If I follow your reasoning correctly, it is necessary to exclude some opinions (or at the very least ridicule them) in order to have domains of expertise which can further the cause of man – generate human happiness and well-being.

Quite so. And in this respect it is interesting to consider a question asked by Sam Harris, “Does the Taliban [or any religious fundamentalism for that matter] have a point of view on physics that is worth considering? No. How is their ignorance any less obvious on the subject of human well-being?”

See other: Philosophical Conversations

Intelligence, Liberalism and Atheism

A higher intelligence has a definite correlation with a liberal political ideology and atheism, or so new statistical research informs us. According to psychologist Satoshi Kanazawa, human beings with an above average intelligence are more likely to adapt themselves to evolutionary innovations and act according to superior values.

“General intelligence, the ability to think and reason, endowed our ancestors with advantages in solving evolutionarily novel problems for which they did not have innate solutions,” argues Kanazawa. “As a result, more intelligent people are more likely to recognize and understand such novel entities and situations than less intelligent people, and some of these entities and situations are preferences, values, and lifestyles.”

Religion is a by-product of man’s tendency to constantly try to see patterns in the world around him, and to try to explain – however feebly – everything that world. “Humans are evolutionarily designed to be paranoid, and they believe in [a] god because they are paranoid,” states Kanazawa.

Now, this paranoid behaviour was fine for our ancient ancestors. In fact, it probably helped them to remain vigilant and alert to dangers that could pose a threat to themselves, their family and their tribe. – Hardly behaviour that one likes to associate with modern mankind.

“What is it you most dislike? Stupidity, especially in its nastiest forms of racism and superstition. […] The essence of the independent mind lies not in what it thinks, but in how it thinks.” ― Christopher Hitchens

Kanazawa concludes “so, more intelligent children are more likely to grow up to go against their natural evolutionary tendency to believe in god, and they become atheists.”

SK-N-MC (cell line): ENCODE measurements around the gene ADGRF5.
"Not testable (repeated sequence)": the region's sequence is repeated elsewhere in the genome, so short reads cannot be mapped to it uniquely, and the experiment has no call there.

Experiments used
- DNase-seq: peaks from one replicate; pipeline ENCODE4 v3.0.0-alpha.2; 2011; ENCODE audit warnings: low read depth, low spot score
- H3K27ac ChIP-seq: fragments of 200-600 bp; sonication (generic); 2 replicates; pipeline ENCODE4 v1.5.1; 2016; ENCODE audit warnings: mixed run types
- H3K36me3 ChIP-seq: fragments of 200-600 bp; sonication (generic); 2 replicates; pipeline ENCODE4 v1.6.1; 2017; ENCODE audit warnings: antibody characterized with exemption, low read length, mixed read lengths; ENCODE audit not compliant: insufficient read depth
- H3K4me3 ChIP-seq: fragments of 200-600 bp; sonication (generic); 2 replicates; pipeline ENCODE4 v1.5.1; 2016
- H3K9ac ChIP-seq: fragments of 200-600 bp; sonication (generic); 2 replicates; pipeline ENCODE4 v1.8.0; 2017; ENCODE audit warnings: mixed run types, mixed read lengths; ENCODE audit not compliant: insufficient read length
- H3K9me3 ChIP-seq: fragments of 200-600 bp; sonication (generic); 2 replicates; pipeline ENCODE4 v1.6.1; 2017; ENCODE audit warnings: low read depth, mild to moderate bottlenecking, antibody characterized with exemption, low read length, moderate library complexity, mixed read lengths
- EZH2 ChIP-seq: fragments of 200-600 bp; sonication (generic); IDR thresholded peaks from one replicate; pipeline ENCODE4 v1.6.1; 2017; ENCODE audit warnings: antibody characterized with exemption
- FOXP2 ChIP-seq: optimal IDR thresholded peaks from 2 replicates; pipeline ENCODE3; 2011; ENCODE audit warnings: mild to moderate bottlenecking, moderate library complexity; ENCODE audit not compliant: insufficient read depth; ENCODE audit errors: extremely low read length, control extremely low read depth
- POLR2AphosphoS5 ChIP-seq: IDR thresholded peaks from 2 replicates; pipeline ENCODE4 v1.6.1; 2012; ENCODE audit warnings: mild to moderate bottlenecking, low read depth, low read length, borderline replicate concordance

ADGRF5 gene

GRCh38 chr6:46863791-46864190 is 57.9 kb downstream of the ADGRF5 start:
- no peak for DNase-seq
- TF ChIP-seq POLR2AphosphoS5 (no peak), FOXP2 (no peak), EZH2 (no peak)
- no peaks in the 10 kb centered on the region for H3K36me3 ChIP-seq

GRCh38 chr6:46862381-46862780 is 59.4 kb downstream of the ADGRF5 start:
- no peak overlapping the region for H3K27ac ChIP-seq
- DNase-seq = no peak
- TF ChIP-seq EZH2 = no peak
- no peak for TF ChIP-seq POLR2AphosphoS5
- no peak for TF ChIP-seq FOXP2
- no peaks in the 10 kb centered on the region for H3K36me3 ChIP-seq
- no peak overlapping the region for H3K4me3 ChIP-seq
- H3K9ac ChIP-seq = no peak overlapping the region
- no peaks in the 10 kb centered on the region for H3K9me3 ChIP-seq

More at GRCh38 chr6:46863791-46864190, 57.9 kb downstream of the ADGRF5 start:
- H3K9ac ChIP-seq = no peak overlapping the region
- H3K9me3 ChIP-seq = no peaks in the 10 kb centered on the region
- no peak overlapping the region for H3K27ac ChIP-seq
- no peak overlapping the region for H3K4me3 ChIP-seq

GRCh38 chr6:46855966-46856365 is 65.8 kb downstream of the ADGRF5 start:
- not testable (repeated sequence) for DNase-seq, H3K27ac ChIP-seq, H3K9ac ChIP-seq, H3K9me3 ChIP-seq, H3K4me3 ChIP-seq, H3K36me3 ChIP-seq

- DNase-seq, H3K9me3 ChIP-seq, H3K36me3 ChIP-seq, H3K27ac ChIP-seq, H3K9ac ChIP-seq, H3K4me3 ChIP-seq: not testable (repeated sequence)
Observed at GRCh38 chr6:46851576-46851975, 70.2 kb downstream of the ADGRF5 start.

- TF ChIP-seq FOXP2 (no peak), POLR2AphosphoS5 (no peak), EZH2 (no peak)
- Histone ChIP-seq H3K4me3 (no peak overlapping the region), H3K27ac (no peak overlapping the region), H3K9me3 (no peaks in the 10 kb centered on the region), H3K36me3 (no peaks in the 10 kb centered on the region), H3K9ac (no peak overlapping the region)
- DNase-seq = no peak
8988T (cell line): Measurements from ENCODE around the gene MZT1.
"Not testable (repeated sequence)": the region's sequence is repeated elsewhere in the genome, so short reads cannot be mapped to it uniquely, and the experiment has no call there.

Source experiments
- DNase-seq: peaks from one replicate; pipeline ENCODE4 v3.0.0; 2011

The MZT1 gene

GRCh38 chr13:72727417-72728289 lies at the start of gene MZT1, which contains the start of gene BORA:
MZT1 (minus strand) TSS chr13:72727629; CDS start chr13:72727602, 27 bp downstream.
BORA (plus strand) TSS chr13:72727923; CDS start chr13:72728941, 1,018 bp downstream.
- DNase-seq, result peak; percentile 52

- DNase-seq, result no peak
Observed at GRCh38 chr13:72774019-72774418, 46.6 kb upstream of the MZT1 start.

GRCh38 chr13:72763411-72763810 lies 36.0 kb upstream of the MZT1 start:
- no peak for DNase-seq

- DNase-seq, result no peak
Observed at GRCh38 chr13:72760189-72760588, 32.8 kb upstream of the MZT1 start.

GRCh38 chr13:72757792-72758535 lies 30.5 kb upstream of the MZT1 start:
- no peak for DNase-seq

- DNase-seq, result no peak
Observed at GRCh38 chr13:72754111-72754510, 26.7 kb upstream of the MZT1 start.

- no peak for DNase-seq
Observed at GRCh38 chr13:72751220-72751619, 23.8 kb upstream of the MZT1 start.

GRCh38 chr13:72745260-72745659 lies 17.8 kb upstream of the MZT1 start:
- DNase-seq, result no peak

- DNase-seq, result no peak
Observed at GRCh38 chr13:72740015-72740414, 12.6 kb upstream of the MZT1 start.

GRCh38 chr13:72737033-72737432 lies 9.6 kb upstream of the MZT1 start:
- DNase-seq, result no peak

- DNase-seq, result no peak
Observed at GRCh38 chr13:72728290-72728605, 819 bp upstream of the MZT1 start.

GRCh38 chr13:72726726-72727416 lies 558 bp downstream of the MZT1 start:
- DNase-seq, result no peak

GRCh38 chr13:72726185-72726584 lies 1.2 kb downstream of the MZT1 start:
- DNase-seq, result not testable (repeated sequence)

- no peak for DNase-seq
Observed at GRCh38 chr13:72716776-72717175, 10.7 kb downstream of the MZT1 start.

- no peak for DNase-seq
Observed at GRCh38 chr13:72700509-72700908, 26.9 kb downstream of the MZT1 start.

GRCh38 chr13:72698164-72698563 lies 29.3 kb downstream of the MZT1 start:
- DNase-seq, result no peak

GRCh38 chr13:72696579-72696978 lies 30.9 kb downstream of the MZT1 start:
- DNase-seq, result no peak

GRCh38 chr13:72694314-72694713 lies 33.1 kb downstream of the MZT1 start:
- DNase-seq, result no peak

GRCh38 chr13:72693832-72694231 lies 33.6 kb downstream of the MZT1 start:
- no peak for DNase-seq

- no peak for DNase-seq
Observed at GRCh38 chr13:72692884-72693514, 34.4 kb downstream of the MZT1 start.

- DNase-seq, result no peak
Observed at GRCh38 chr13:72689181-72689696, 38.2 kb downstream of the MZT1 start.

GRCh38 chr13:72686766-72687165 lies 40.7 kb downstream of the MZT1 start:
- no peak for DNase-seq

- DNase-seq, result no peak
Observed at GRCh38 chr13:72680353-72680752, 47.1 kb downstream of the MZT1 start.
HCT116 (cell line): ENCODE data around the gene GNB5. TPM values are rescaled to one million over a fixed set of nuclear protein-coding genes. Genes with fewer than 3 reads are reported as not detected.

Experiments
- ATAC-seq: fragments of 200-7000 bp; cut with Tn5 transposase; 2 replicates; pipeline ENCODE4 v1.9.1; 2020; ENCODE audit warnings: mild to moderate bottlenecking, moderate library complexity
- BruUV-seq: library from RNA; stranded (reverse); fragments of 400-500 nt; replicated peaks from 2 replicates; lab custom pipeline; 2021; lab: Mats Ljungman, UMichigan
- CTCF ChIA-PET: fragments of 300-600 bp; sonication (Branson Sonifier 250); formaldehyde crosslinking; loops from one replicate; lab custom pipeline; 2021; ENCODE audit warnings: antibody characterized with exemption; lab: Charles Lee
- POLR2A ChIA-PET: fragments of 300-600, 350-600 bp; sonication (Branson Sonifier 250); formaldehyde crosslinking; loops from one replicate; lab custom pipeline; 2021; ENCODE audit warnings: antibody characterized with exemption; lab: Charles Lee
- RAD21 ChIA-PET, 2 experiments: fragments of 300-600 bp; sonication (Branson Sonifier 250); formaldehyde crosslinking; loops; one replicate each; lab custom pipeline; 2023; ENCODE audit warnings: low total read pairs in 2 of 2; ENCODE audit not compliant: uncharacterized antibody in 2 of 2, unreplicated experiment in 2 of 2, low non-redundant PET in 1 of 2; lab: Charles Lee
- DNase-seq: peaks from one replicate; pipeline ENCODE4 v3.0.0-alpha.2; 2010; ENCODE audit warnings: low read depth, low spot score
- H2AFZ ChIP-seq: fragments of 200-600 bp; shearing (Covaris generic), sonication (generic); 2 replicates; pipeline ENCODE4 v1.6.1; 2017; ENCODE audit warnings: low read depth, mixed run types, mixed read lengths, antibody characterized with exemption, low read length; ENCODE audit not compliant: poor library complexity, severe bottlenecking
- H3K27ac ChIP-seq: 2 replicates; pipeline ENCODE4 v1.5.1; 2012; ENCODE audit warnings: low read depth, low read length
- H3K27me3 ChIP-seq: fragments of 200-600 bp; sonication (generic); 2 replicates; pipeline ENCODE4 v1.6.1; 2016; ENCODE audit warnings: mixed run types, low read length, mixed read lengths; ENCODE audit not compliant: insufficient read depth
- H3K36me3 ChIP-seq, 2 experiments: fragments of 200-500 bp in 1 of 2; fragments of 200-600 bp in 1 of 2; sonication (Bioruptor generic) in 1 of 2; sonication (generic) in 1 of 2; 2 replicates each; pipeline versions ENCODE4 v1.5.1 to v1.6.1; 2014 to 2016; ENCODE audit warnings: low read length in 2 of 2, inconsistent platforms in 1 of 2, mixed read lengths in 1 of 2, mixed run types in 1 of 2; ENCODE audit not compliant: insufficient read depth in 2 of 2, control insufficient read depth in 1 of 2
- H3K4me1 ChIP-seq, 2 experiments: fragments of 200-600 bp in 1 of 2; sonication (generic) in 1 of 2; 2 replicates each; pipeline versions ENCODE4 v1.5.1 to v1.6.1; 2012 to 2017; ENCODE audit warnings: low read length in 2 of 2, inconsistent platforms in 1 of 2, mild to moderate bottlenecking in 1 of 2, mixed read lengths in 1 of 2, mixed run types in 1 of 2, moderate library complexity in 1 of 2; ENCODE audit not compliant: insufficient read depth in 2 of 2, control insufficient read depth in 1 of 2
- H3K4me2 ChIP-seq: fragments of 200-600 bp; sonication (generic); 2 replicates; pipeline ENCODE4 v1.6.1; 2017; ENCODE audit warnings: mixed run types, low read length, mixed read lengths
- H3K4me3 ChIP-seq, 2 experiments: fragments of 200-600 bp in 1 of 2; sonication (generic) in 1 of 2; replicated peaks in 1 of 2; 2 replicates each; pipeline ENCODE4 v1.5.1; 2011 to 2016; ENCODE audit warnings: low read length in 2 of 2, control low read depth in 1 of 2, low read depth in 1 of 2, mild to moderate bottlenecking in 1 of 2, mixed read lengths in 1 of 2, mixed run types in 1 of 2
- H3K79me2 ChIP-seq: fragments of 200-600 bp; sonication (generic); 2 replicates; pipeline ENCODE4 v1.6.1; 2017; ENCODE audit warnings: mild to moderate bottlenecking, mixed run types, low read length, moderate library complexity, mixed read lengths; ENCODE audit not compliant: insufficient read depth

Data from the National Longitudinal Study of Adolescent Health (2010) supports Kanazawa’s hypothesis. Young adults who subjectively identify themselves as ‘very liberal’ have an average IQ of 106 during adolescence, while those who identify themselves as ‘very conservative’ have an average IQ of 95 during adolescence.

Similarly, young adults who identify themselves as ‘not at all religious’ have an average IQ of 103 during adolescence, while those who identify themselves as ‘very religious’ have an average IQ of 97 during adolescence.

Misconceptions About The Puritans

The traditional image of a New England puritan is that they were dressed in black, with a steeple hat and lots of buckles. None of these is historically accurate; this is a 19th-century idea of how a puritan would have looked, with the buckles representing a stereotype of quaintness. Actually they normally dressed as colourfully and variably as everyone else.

Black suits were for Sunday best, because black dye was expensive and faded fast. If you were having your portrait painted, you wore your best clothes – which is why portraits tend to show them in black. (They are also sometimes depicted as armed with a blunderbuss, but this is another invention: it’s a crowd-control weapon, not a hunting piece.)

“The objection to Puritans is not that they try to make us think as they do, but that they try to make us do as they think.” – H.L. Mencken

Also, Puritans aren’t the same as pilgrims. The Mayflower Pilgrims were a mixture of utopians and fortune hunters, and welcomed dissent. The Puritans, on the other hand, came to America not to find religious freedom so much as to take refuge from it: their party had lost power in England and they wanted to go somewhere that remained free of the taint of religious tolerance. Puritans were not fleeing religious persecution so much as trying to establish an environment in which they could persecute others.

They were active suppressors of religious freedom: for example, a woman named Mary Dyer was hanged in Boston in 1660 for being a Quaker. Those legal measures to promote religious tolerance which did exist were promulgated from England and imposed on the colonies against their wishes.

Je Suis Charlie

Nous Sommes Tous Charlie, that is to say ‘we are all Charlie’ – a headline featured on the front page of the French newspaper Libération on the 8th of January 2015.

On the previous day, a number of heavily armed religious fundamentalists had attacked the Parisian headquarters of Charlie Hebdo, a critical, liberal and outspokenly atheist French magazine, which had recently printed satirical cartoons of the prophet Muhammad; twelve people were killed in the attack.

And with those twelve funerals, liberal society witnessed, unfortunately not for the first time, a breathtaking manifestation of deadly violence – the only way in which fundamentalism is capable of expressing itself.